Five go Water Monitoring
September 28th 2022
Five volunteers (Ken, Carol, Peter, Val and Trevor) attended a morning’s water monitoring workshop, at Felbrigg Hall on September 13th, run as part of the National Trust’s Riverlands project. We joined five other citizen scientists in walking down to the infant Scarrow Beck, just below Felbrigg Lake, to learn how to take samples without stirring up the sediment at the bottom of the beck – not as easy as it looks! We then trooped back to the Hall for a two-hour demonstration of, and hands-on practice in, carrying out analyses of the samples for four separate pollutants: ammonia, phosphates, nitrates and suspended solids.
Fortunately, we are provided with a detailed step-by-step handbook – a good thing, as there was a great deal to take in!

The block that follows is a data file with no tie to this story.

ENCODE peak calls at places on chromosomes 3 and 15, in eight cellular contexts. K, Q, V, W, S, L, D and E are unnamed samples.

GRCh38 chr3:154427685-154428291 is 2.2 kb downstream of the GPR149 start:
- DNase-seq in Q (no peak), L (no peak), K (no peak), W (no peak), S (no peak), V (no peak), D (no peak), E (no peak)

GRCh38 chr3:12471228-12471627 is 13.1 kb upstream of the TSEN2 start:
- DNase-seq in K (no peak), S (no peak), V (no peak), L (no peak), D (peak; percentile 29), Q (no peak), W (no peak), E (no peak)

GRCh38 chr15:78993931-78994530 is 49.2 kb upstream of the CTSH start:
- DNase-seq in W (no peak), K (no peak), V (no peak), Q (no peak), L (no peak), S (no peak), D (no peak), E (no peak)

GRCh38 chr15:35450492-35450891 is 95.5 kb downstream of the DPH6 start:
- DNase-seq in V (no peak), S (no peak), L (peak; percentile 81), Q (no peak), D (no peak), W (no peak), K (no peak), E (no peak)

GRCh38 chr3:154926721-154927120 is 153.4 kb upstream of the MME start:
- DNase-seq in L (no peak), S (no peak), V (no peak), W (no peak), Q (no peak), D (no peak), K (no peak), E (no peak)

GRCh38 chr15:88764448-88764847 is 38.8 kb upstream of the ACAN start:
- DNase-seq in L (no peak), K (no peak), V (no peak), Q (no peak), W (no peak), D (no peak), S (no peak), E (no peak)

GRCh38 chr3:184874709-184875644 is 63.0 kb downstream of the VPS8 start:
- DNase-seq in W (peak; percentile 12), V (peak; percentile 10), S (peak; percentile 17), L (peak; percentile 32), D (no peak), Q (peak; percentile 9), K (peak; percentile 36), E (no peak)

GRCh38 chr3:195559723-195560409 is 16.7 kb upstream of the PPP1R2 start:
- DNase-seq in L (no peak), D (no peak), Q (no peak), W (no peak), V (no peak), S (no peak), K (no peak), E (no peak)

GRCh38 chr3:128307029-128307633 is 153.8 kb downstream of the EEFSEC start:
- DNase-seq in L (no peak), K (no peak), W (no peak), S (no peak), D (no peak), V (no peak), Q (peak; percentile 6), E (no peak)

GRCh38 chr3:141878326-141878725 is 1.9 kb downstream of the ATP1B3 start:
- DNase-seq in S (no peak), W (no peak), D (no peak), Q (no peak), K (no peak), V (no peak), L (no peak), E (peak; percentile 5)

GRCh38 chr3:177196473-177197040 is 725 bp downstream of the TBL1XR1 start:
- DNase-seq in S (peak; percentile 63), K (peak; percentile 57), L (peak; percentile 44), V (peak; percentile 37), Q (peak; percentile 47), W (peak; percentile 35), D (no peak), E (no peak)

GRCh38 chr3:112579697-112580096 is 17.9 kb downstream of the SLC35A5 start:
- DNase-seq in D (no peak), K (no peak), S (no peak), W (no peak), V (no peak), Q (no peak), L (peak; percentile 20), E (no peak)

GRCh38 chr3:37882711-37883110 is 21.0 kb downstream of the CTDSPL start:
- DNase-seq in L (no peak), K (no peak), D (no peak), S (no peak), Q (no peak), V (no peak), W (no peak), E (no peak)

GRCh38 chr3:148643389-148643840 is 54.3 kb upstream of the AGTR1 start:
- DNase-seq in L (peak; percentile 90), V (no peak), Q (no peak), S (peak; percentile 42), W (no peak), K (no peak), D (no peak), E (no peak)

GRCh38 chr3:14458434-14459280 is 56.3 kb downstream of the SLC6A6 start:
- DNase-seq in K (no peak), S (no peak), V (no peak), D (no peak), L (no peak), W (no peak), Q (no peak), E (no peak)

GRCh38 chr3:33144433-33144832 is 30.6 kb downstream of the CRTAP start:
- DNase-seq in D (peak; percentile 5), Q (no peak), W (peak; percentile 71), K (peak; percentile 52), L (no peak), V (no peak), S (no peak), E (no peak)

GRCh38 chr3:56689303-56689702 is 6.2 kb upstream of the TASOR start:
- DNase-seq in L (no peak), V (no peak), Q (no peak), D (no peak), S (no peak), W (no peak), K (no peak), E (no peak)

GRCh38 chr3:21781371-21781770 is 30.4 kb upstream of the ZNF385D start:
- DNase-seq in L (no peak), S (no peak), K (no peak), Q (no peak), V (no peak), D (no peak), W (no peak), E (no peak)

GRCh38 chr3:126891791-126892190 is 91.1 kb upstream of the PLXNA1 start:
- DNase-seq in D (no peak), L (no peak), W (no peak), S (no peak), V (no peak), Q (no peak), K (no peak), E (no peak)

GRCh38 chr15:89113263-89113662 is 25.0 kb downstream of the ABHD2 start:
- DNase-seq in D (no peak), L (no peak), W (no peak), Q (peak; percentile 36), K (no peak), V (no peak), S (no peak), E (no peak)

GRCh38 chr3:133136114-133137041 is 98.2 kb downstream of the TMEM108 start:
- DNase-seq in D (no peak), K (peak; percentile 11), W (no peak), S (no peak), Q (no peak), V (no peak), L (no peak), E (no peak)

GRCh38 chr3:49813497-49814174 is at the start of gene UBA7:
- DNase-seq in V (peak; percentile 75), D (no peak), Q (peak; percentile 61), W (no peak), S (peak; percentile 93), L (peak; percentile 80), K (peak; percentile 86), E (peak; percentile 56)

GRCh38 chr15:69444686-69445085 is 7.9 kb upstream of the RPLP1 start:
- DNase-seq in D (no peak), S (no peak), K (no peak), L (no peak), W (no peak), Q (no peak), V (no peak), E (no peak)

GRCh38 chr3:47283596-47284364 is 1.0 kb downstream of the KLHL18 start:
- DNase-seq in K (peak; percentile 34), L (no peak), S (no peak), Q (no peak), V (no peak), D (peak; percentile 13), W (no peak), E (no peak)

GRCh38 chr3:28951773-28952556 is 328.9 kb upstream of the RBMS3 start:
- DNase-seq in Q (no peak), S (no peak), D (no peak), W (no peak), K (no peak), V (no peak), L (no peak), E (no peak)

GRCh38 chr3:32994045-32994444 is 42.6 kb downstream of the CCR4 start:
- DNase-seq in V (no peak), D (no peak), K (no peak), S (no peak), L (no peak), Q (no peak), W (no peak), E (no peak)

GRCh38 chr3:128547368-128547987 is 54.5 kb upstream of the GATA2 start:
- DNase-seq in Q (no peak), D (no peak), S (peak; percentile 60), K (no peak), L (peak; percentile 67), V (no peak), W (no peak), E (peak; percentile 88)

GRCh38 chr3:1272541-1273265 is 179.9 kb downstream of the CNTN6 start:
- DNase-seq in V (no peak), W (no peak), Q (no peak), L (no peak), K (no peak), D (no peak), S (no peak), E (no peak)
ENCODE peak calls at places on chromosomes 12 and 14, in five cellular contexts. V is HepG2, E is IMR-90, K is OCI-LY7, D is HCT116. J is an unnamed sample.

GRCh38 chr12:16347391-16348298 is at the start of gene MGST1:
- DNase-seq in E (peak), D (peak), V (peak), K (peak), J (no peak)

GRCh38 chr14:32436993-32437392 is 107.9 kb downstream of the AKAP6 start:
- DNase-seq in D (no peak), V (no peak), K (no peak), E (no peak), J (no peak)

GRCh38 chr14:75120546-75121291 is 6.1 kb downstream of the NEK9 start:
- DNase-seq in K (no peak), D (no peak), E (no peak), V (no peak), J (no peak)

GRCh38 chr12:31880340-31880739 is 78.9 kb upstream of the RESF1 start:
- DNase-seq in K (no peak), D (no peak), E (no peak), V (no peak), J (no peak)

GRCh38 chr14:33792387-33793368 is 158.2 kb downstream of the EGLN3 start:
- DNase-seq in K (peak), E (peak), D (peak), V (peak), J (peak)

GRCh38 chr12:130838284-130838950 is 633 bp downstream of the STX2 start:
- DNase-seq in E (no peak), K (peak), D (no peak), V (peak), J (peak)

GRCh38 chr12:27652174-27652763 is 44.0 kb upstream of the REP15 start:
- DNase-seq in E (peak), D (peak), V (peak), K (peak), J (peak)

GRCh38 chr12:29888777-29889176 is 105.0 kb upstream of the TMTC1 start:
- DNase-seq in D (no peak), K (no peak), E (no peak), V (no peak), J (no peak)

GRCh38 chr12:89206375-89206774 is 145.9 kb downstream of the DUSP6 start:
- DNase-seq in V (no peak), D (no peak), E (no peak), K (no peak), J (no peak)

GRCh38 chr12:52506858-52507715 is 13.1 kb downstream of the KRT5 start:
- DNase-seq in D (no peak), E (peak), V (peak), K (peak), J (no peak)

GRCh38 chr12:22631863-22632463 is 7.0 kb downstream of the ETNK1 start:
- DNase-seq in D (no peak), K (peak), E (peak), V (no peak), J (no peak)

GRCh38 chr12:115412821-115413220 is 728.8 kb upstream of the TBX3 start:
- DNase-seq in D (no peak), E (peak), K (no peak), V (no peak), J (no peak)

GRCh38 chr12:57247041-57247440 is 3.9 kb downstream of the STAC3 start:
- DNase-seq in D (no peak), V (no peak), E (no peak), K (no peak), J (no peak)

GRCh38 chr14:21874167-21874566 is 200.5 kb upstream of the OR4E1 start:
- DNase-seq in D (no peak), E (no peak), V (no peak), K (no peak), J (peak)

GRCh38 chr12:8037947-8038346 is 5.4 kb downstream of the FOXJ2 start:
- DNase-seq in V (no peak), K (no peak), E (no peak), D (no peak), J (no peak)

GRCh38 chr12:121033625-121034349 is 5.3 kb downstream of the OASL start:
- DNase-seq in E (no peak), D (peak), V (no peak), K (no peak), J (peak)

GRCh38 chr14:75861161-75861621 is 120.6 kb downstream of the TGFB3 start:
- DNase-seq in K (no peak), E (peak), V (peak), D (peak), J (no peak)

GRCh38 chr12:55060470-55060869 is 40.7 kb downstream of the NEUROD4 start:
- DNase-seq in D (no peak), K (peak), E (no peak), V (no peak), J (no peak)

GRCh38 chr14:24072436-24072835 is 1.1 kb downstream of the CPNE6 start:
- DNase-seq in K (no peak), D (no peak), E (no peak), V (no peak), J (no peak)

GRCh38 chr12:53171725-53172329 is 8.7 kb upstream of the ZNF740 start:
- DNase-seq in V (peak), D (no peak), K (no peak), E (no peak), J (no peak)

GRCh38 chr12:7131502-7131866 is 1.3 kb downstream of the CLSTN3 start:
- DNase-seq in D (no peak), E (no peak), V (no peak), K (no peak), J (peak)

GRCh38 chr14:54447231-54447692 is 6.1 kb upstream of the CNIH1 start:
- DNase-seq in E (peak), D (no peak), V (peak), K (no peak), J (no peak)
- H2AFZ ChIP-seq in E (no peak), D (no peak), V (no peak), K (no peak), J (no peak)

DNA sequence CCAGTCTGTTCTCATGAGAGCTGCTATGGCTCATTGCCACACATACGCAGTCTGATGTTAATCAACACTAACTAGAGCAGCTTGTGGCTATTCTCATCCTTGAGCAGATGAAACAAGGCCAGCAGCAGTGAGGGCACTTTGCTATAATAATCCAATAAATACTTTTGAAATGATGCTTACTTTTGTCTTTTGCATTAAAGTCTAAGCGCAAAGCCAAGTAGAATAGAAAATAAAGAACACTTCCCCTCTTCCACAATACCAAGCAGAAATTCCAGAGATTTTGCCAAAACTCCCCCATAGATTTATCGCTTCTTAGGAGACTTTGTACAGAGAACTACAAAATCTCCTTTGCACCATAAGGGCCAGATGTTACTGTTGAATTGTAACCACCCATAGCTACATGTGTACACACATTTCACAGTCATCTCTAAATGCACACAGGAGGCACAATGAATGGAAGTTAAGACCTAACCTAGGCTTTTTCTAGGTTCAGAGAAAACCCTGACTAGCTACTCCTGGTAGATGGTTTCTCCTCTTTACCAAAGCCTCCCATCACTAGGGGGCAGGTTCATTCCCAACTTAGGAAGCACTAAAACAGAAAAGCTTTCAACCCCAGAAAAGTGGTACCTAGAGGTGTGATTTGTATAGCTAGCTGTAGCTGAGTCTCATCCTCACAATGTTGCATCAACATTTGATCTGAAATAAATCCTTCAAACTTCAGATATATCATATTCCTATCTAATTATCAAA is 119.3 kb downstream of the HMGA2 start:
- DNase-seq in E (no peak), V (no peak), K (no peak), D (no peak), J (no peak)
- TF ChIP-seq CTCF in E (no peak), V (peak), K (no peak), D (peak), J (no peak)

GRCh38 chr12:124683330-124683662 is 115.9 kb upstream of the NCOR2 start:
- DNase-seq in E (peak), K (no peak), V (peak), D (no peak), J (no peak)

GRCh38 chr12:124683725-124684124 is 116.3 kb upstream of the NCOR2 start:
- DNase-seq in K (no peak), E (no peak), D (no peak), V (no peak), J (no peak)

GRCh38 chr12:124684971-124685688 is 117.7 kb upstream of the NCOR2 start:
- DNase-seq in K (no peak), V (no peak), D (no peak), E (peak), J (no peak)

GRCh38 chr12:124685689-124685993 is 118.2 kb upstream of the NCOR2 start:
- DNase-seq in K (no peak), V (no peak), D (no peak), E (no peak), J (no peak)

The results of the sampling, over the course of a year, will help one of the Riverlands partners, the Norfolk Rivers Trust, with its engagement with farmers, encouraging them to develop practices that are beneficial to river quality, to wildlife in general and to their farmland.
Felbeck Trust is delighted to be involved in this project, because one of the tributaries of the Bure, Gur Beck runs close to East Beckham Common and through our Sustead sites.
On September 28th, Val liaised with the National Trust’s local Riverlands project manager, Tom Sayer to identify suitable sampling sites at these two locations. They got drenched in the torrential rain, but it was a good opportunity to see the impact of road runoff first hand. We are already contributing to the improvement of water quality in Gur Beck through the provision of the scrape on the Surveyor’s Allotment in Sustead and the pond at one end of Spurrell’s Wood, which take runoff from neighbouring fields and the road and passes it through reed beds, thus removing some of the pollutants.